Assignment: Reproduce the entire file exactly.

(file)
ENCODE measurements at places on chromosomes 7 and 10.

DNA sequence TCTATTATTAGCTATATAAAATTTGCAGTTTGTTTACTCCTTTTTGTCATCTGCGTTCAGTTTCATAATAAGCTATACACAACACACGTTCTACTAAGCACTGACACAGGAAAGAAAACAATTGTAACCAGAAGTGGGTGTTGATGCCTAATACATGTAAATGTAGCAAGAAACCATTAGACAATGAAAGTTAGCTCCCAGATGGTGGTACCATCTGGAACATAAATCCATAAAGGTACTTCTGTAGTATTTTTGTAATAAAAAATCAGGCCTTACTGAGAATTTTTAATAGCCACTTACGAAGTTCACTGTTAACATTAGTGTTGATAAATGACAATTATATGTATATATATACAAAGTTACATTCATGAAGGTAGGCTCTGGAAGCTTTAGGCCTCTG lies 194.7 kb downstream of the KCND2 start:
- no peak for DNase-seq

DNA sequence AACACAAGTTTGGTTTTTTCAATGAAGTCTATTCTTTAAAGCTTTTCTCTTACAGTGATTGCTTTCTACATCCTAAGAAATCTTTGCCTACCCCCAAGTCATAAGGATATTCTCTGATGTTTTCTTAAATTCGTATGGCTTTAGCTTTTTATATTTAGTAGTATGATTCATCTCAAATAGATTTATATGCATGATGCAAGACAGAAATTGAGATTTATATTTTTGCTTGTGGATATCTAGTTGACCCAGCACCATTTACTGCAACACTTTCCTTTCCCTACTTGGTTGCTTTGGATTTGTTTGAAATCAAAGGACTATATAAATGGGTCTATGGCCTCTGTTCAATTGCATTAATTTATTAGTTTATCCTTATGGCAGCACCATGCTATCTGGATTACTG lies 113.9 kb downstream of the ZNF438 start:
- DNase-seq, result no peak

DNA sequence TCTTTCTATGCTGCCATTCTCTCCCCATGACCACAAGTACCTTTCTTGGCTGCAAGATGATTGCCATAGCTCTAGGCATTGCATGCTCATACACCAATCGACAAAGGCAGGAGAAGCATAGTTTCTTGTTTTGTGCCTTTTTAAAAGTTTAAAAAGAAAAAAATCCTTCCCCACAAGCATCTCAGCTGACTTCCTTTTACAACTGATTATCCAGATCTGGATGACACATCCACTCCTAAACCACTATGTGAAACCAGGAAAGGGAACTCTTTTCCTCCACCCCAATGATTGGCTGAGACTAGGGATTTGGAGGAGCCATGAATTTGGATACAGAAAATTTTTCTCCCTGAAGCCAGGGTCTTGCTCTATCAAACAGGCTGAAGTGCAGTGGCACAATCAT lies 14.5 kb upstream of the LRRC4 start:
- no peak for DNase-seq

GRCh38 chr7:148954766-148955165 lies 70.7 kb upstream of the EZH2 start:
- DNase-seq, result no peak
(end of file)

ENCODE measurements at places on chromosomes 7 and 10.

DNA sequence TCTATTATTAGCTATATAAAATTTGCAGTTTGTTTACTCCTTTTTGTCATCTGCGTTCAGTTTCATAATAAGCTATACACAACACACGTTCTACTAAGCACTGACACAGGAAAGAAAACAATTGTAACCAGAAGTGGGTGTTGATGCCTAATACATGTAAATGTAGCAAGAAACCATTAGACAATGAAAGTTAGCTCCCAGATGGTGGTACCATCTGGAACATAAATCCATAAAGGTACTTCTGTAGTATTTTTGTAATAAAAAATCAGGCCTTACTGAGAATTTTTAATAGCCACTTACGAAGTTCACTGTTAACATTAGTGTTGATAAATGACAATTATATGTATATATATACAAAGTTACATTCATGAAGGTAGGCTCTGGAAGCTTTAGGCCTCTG lies 194.7 kb downstream of the KCND2 start:
- no peak for DNase-seq

DNA sequence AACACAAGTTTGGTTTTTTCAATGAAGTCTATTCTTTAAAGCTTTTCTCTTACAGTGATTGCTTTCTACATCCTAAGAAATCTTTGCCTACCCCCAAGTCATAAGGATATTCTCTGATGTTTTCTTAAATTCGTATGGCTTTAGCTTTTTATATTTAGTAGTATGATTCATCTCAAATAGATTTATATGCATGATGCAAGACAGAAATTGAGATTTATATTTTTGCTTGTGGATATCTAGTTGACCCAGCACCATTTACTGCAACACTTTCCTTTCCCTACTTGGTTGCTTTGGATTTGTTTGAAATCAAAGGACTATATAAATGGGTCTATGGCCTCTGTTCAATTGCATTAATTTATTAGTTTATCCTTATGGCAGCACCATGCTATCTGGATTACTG lies 113.9 kb downstream of the ZNF438 start:
- DNase-seq, result no peak

DNA sequence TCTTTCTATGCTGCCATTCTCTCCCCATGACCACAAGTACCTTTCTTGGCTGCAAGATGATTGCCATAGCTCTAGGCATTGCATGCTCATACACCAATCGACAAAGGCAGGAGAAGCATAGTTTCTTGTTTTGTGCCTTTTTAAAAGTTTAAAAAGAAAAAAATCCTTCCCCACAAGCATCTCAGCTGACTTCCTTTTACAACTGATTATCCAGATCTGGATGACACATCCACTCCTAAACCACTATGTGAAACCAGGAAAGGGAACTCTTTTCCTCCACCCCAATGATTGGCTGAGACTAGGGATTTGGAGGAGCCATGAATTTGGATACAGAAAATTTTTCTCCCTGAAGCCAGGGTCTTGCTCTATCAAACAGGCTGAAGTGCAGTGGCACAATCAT lies 14.5 kb upstream of the LRRC4 start:
- no peak for DNase-seq

GRCh38 chr7:148954766-148955165 lies 70.7 kb upstream of the EZH2 start:
- DNase-seq, result no peak